Allan Wittkopf

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18 years, 246 days

MaplePrimes Activity


These are replies submitted by Allan Wittkopf

Sorry, the plots got scrambled by html conversion, trying again:

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Hello Ian, Yes, this is a bug, and it has to do with the fact that the dependency lists of the two functions are different. Consider the following equivalent problem: > dsys1 := [diff(u(y,x),y)=0,diff(u(y,x),x,x)=0,v(y,x)=0]: > DEtools[initialdata](dsys1); table([Finite = [u(y[0], x[0]) = _C1, D[2](u)(y[0], x[0]) = _C2], Infinite = [] ]) > dsys2 := [diff(u(x,y),y)=0,diff(u(x,y),x,x)=0,v(x,y)=0]: > DEtools[initialdata](dsys2); table([Finite = [u(x[0], y[0]) = _C1, D[1](u)(x[0], y[0]) = _C2], Infinite = [] ]) So as you see, if the dependency lists of 'u' and 'v' are the same, the problem does not appear. A fix is being worked on.
I am unsure what you are referring to in this post. The desired outcome, is that a return value? A displayed value? How are 'b','A','C' assigned? Are you assigning 'a'? Could you please provide a code snippet that illustrates what you are doing/trying to do, and we may be able to provide more assistance.
By any chance are either of the 'x' or 't' in the x(t) being used in the dsolve call local variables? Consider this: > f := proc() local x; x; end proc: > val := f(); val := x > val - x; x - x Note that the 'x' declared as local is a different 'x' than just 'x' at the top level. If this is the case, you either need to return the 'x' along with the dsolve solution in your procedure, and used that in the call to odeplot, or declare the 'x' (and the 't') to be global variables, and take some care that they are not assigned.
What difference schemes to use entirely depend on how your domain is defined, and what type of boundary conditions you have. This is especially true in a problem as you have shown, where you have mixed order coupled equations. For example, if your domain is semi-infinite, you will probably want to use one-sided difference equations (and probably a transform), while for a finite region, you will probably want to use central differences. Even resticting to finite problems, it is still not so clear as to what you need. If for the third equation, you know S11 and S11_x2 for the left-most boundary, then you will want to use a one-sided difference, but if you know S11 on both the right and left boundaries, you instead want to use a central difference. I'm not even discussing the issue of whether the discretization is stable, but in some cases, even though central differences seem to be best, they can lead to bad solutions, so this is also a concern. So what is your domain, and what boundary conditions do you have? - Allan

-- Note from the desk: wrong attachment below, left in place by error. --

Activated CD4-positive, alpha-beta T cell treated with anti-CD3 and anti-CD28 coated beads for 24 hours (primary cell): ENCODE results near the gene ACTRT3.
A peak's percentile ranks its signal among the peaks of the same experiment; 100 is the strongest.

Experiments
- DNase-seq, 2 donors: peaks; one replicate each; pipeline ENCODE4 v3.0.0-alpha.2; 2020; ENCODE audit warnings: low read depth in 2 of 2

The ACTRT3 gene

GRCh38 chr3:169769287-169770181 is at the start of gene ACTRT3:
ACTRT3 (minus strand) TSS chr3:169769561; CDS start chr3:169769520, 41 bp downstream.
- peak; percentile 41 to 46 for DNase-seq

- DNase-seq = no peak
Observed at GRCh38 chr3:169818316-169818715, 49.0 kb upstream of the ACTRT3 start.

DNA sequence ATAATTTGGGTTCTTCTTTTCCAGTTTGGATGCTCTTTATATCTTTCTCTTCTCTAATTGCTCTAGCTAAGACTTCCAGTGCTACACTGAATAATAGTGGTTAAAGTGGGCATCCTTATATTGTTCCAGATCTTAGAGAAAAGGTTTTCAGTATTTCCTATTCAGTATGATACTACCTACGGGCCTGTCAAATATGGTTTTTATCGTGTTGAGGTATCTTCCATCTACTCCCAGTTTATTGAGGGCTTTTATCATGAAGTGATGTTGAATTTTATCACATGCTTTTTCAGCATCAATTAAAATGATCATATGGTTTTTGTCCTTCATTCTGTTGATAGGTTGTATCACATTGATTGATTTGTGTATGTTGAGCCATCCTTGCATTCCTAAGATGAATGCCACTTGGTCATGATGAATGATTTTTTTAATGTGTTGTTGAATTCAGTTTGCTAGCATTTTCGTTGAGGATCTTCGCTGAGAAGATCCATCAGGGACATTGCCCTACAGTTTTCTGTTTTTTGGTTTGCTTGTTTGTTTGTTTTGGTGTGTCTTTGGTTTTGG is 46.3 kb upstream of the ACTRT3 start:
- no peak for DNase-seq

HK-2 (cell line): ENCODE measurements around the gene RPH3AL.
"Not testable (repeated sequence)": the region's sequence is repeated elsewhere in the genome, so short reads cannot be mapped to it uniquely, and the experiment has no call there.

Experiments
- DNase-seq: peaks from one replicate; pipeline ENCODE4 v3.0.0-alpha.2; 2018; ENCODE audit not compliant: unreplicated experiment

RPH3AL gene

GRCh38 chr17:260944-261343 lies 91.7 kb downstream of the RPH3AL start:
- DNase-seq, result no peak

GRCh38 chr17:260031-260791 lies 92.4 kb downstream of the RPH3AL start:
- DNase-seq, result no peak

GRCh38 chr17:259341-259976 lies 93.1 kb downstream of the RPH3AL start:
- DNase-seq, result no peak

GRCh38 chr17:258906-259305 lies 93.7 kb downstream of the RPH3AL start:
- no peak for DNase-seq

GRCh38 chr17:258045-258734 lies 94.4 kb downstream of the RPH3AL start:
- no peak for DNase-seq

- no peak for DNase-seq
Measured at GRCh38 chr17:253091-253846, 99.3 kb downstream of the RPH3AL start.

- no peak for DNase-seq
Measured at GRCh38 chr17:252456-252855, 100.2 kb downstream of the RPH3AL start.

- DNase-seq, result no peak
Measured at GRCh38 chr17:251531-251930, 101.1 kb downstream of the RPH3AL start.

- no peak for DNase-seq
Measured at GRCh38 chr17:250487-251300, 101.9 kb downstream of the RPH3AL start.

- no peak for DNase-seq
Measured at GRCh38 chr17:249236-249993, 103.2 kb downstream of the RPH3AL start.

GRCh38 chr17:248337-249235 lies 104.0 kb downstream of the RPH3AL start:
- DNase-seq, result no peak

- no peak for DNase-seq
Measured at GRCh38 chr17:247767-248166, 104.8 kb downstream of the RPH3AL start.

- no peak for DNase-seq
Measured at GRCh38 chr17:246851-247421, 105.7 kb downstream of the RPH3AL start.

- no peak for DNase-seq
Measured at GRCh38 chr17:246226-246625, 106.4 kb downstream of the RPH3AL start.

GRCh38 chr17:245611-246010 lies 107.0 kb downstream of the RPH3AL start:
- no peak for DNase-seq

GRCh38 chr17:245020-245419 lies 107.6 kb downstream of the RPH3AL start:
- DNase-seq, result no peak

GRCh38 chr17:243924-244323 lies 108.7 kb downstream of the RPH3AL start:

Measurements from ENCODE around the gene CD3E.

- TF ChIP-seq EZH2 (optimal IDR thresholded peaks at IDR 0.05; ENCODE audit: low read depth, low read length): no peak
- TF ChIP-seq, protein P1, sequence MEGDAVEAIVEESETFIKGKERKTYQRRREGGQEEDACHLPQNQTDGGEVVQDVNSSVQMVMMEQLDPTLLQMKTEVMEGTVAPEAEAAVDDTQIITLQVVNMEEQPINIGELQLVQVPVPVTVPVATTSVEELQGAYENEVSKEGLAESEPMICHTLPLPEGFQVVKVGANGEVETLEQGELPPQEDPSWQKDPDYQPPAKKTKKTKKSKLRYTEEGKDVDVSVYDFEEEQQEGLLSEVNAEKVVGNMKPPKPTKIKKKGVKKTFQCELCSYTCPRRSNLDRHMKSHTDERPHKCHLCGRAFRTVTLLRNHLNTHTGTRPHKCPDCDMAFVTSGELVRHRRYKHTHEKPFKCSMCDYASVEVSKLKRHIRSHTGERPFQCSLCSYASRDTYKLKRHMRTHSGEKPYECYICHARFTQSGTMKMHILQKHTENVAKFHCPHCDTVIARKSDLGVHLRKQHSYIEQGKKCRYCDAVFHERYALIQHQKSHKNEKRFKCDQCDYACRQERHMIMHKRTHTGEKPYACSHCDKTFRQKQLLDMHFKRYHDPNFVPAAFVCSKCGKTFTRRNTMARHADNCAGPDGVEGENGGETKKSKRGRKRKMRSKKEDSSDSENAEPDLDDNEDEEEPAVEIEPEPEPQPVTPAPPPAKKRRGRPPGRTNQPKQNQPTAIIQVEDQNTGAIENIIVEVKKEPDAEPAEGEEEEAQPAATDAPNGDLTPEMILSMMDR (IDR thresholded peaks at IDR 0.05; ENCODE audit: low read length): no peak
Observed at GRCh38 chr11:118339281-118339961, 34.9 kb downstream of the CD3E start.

Hello Thomas, Sorry, I should have been more clear. You need to pass all the B[i,j] used by your 'W' routine explicitly as individual parameters. So if N was 3, you would need to pass: i,k,j,l,B[1,1],B[1,2],B[1,3],B[2,1],.... or the 4 integer parameters, and the 9 B[i,j] parameters that form the system. When the numerical DE solver needs to evaluate the equations, it does so by passing in an array of strictly numerical values, and getting out an array of strictly numerical values - it cannot handle passing of arrays of the dependent variables to other procedures. Now you can explicitly code a general procedure to handle this type of problem by writing Maple code for the evaluation of the rhs of the DE system. In your case, here is what I would do (I will generally provide examples with N=3). I have attached the worksheet content below:

1) Determine an ordering of the B[i,j] that maps these to a single sequence

of variables - I would just use the same sequence order that you have

provided with your double sequence call, essentially row-major order.

> N := 3:

> dvars := [seq(seq(B[i,k](t),k=1..N),i=1..N)];

Maple Equation

2) Now code a dsolve/numeric evaluation procedure explicitly to do

   what you want:

> dproc := proc(n,t,Y,YP)

> local N,W,B,i,j,k,l;

>

>    # System is n=N^2, so determine N from n

>    for N from 1 while N^2

>    if N^2<>n then

>       error "unexpected number of variables";

>    end if;

>

>    # Now transfer values to the B[i,j] for convenience

>    B := hfarray(1..N,1..N):

>    for i to N do

>       for j to N do

>          B[i,j] := Y[N*(i-1)+j];

>       end do;

>    end do;

>

>    # Now declare and compute 'W'

>    W := hfarray(1..N,1..N,1..N,1..N);

>    # Some complicated computation for W[i,j,k,l] here that can depend on

>    # the B[i,j], on 't' on N, etc.